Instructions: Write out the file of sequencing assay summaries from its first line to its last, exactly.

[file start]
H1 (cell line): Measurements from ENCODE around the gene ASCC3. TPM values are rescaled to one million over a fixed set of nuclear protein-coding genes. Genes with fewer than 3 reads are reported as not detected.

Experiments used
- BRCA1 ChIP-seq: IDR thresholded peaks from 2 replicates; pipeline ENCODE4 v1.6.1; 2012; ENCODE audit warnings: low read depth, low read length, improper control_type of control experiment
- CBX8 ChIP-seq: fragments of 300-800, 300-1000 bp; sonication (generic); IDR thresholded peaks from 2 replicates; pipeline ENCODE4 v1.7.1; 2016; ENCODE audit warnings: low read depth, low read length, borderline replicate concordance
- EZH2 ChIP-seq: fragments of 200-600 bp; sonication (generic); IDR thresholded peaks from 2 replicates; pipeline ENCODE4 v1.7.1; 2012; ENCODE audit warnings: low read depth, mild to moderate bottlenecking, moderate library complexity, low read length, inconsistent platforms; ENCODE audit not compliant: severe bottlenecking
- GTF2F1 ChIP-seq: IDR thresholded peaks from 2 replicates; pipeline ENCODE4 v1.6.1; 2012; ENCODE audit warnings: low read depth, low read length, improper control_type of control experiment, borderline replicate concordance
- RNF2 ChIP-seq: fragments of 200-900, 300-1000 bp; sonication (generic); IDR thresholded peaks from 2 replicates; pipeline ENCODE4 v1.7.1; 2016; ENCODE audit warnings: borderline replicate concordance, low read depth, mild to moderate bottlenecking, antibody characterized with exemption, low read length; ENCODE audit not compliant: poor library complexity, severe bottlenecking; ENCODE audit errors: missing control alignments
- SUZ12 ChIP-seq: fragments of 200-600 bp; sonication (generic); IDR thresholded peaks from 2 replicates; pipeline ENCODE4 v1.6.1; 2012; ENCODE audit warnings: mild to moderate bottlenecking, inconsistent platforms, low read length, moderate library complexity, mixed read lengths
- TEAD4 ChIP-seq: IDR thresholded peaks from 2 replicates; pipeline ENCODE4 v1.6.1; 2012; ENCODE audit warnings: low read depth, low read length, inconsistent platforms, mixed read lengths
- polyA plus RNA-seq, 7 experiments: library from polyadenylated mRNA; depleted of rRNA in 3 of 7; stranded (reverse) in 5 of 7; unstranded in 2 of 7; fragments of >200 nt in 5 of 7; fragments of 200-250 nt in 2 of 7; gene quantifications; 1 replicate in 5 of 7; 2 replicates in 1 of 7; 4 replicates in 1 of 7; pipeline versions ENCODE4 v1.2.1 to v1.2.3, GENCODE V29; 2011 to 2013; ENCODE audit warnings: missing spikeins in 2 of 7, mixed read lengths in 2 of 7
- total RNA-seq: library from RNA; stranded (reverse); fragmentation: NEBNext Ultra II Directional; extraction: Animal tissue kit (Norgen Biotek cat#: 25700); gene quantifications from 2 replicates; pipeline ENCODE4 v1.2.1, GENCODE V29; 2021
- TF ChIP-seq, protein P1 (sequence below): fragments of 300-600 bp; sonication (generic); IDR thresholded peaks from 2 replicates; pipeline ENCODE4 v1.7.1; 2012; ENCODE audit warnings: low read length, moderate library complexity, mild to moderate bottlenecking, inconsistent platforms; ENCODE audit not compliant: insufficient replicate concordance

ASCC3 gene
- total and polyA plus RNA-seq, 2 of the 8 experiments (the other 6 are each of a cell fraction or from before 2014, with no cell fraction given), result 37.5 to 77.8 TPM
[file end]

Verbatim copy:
H1 (cell line): Measurements from ENCODE around the gene ASCC3. TPM values are rescaled to one million over a fixed set of nuclear protein-coding genes. Genes with fewer than 3 reads are reported as not detected.

Experiments used
- BRCA1 ChIP-seq: IDR thresholded peaks from 2 replicates; pipeline ENCODE4 v1.6.1; 2012; ENCODE audit warnings: low read depth, low read length, improper control_type of control experiment
- CBX8 ChIP-seq: fragments of 300-800, 300-1000 bp; sonication (generic); IDR thresholded peaks from 2 replicates; pipeline ENCODE4 v1.7.1; 2016; ENCODE audit warnings: low read depth, low read length, borderline replicate concordance
- EZH2 ChIP-seq: fragments of 200-600 bp; sonication (generic); IDR thresholded peaks from 2 replicates; pipeline ENCODE4 v1.7.1; 2012; ENCODE audit warnings: low read depth, mild to moderate bottlenecking, moderate library complexity, low read length, inconsistent platforms; ENCODE audit not compliant: severe bottlenecking
- GTF2F1 ChIP-seq: IDR thresholded peaks from 2 replicates; pipeline ENCODE4 v1.6.1; 2012; ENCODE audit warnings: low read depth, low read length, improper control_type of control experiment, borderline replicate concordance
- RNF2 ChIP-seq: fragments of 200-900, 300-1000 bp; sonication (generic); IDR thresholded peaks from 2 replicates; pipeline ENCODE4 v1.7.1; 2016; ENCODE audit warnings: borderline replicate concordance, low read depth, mild to moderate bottlenecking, antibody characterized with exemption, low read length; ENCODE audit not compliant: poor library complexity, severe bottlenecking; ENCODE audit errors: missing control alignments
- SUZ12 ChIP-seq: fragments of 200-600 bp; sonication (generic); IDR thresholded peaks from 2 replicates; pipeline ENCODE4 v1.6.1; 2012; ENCODE audit warnings: mild to moderate bottlenecking, inconsistent platforms, low read length, moderate library complexity, mixed read lengths
- TEAD4 ChIP-seq: IDR thresholded peaks from 2 replicates; pipeline ENCODE4 v1.6.1; 2012; ENCODE audit warnings: low read depth, low read length, inconsistent platforms, mixed read lengths
- polyA plus RNA-seq, 7 experiments: library from polyadenylated mRNA; depleted of rRNA in 3 of 7; stranded (reverse) in 5 of 7; unstranded in 2 of 7; fragments of >200 nt in 5 of 7; fragments of 200-250 nt in 2 of 7; gene quantifications; 1 replicate in 5 of 7; 2 replicates in 1 of 7; 4 replicates in 1 of 7; pipeline versions ENCODE4 v1.2.1 to v1.2.3, GENCODE V29; 2011 to 2013; ENCODE audit warnings: missing spikeins in 2 of 7, mixed read lengths in 2 of 7
- total RNA-seq: library from RNA; stranded (reverse); fragmentation: NEBNext Ultra II Directional; extraction: Animal tissue kit (Norgen Biotek cat#: 25700); gene quantifications from 2 replicates; pipeline ENCODE4 v1.2.1, GENCODE V29; 2021
- TF ChIP-seq, protein P1 (sequence below): fragments of 300-600 bp; sonication (generic); IDR thresholded peaks from 2 replicates; pipeline ENCODE4 v1.7.1; 2012; ENCODE audit warnings: low read length, moderate library complexity, mild to moderate bottlenecking, inconsistent platforms; ENCODE audit not compliant: insufficient replicate concordance

ASCC3 gene
- total and polyA plus RNA-seq, 2 of the 8 experiments (the other 6 are each of a cell fraction or from before 2014, with no cell fraction given), result 37.5 to 77.8 TPM